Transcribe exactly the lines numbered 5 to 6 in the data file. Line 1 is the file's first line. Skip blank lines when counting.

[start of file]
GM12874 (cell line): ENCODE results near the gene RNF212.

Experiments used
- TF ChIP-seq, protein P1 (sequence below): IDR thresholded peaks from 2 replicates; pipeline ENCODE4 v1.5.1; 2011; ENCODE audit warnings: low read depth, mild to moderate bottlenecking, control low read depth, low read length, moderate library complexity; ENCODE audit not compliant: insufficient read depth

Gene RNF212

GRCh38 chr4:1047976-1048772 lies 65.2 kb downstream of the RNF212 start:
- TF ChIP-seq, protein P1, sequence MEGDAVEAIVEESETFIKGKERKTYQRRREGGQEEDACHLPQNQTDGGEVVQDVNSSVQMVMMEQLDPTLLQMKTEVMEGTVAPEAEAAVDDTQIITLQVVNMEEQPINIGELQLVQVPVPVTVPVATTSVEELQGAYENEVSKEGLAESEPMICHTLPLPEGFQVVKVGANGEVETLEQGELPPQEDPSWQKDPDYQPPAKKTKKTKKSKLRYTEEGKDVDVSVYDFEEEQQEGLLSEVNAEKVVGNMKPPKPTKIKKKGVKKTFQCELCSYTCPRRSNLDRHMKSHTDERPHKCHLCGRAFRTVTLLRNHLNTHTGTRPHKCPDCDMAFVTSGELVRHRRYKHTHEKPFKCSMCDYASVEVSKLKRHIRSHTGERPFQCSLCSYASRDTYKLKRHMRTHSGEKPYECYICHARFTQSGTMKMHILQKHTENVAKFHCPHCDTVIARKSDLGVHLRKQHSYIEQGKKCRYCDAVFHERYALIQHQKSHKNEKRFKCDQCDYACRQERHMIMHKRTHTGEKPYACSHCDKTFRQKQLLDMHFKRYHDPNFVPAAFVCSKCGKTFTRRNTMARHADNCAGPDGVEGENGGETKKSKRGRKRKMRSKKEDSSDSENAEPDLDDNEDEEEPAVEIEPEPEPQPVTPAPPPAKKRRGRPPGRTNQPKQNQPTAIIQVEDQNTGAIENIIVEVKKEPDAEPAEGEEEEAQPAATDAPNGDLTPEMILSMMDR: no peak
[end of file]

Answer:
GRCh38 chr4:1047976-1048772 lies 65.2 kb downstream of the RNF212 start:
- TF ChIP-seq, protein P1, sequence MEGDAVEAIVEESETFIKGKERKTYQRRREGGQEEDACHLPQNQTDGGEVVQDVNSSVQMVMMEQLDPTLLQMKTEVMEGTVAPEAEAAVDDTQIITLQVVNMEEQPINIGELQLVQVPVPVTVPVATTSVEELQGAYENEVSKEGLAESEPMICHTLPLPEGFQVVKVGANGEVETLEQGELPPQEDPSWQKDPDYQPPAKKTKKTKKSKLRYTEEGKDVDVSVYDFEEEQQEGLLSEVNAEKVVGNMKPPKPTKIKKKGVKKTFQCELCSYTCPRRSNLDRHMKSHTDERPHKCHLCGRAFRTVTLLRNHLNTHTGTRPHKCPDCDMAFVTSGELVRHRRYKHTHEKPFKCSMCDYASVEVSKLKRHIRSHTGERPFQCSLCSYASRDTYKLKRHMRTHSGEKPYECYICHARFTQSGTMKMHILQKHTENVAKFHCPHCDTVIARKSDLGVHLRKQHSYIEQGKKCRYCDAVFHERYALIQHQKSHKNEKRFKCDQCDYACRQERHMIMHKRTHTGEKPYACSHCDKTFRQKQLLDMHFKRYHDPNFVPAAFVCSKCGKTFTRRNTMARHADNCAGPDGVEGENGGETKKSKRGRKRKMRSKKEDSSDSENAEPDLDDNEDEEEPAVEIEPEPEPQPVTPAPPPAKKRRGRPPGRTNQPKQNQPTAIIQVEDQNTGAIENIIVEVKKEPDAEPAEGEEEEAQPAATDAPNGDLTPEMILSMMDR: no peak